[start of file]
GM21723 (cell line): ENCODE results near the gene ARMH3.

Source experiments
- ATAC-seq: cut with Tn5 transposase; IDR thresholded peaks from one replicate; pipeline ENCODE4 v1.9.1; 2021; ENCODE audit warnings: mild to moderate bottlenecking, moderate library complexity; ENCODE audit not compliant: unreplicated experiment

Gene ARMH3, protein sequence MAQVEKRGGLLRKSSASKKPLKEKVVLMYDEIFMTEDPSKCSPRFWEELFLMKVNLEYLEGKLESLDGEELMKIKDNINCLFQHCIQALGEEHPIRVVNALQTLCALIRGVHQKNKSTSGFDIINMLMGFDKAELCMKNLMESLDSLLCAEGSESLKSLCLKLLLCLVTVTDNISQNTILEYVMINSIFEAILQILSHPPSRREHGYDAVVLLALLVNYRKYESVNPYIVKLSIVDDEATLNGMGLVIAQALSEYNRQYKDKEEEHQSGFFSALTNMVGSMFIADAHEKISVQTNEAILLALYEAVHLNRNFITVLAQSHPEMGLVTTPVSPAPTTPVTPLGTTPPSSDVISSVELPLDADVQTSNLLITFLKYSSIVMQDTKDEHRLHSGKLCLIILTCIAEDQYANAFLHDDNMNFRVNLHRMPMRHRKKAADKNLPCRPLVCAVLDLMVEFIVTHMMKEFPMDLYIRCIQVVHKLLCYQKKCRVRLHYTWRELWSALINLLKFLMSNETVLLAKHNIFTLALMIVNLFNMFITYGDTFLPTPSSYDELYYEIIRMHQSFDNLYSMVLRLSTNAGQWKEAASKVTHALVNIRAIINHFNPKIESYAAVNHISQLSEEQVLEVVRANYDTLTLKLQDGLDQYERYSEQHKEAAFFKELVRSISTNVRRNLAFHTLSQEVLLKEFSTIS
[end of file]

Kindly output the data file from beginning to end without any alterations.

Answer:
GM21723 (cell line): ENCODE results near the gene ARMH3.

Source experiments
- ATAC-seq: cut with Tn5 transposase; IDR thresholded peaks from one replicate; pipeline ENCODE4 v1.9.1; 2021; ENCODE audit warnings: mild to moderate bottlenecking, moderate library complexity; ENCODE audit not compliant: unreplicated experiment

Gene ARMH3, protein sequence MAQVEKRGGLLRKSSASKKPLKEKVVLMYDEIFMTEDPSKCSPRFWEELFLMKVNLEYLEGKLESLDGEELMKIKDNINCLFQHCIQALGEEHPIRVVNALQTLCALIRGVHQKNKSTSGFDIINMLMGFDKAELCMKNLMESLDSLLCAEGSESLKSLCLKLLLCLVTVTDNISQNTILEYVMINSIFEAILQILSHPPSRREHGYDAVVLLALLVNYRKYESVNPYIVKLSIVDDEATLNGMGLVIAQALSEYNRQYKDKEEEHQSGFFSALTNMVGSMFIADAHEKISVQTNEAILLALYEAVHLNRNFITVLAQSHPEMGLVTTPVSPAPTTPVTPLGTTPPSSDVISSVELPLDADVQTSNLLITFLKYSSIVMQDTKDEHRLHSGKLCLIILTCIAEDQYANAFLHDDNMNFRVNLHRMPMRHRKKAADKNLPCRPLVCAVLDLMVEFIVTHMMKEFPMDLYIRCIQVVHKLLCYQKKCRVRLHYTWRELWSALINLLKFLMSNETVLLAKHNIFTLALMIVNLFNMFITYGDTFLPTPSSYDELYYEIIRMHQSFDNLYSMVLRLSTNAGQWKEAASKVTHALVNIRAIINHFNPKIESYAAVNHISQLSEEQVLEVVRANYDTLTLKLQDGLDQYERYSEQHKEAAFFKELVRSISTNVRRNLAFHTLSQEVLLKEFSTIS